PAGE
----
Pulmonary surfactant has been used as a carrier to deliver a therapeutic virus to dysfunctional lung cells that reside within an intricate lung structure. To investigate whether pulmonary surfactant enhances the efficacy of intratracheal instillation of a therapeutic virus to target KRAS lung cancer in vivo, we developed a recombinant adenovirus that induces cell death only in lung cancer cells and injected the adenovirus into a KRAS lung cancer model mouse intratracheally with or without surfactant. A therapeutic adenovirus that induces cell death only in lung cancer cells was constructed by combining a cancer specific hTERT promoter fused to CEBPα with a modified lung specific CC10 promoter fused to cytotoxic E1A. CEBPα is induced only in cancer cells and activates the CC10 promoter, which in turn induces cytotoxic E1A, and causes cell death only in lung cancer cells in vitro. This adenovirus was intratracheally injected into the KRAS lung cancer model mice (CCSP-rtTA/Tet-op-K-Ras4bG12D bitransgenic mice) in the presence/absence of pulmonary surfactant. Intratracheally-injected therapeutic adenovirus with pulmonary surfactant spread to airways as well as to the alveolar region of the lung and caused reduction of lung tumors developed in the KRAS lung cancer model mouse. The therapeutic adenovirus without pulmonary surfactant spread only to airways and had ten times less effectiveness in tumor reduction. Here, we demonstrate that pulmonary surfactant is an efficient tool to intratracheally deliver a therapeutic virus to treat KRAS lung cancer in vivo.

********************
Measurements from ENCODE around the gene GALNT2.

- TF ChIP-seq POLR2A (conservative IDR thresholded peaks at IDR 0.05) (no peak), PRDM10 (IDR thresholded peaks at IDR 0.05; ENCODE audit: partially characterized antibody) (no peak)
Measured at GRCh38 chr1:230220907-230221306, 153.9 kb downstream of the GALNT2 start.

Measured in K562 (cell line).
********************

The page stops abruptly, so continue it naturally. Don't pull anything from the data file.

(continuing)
Citation Format: {Authors}. {Abstract title} [abstract]. In: Proceedings of the 103rd Annual Meeting of the American Association for Cancer Research; 2012 Mar 31-Apr 4; Chicago, IL. Philadelphia (PA): AACR; Cancer Res 2012;72(8 Suppl):Abstract nr 5701. doi:1538-7445.AM2012-5701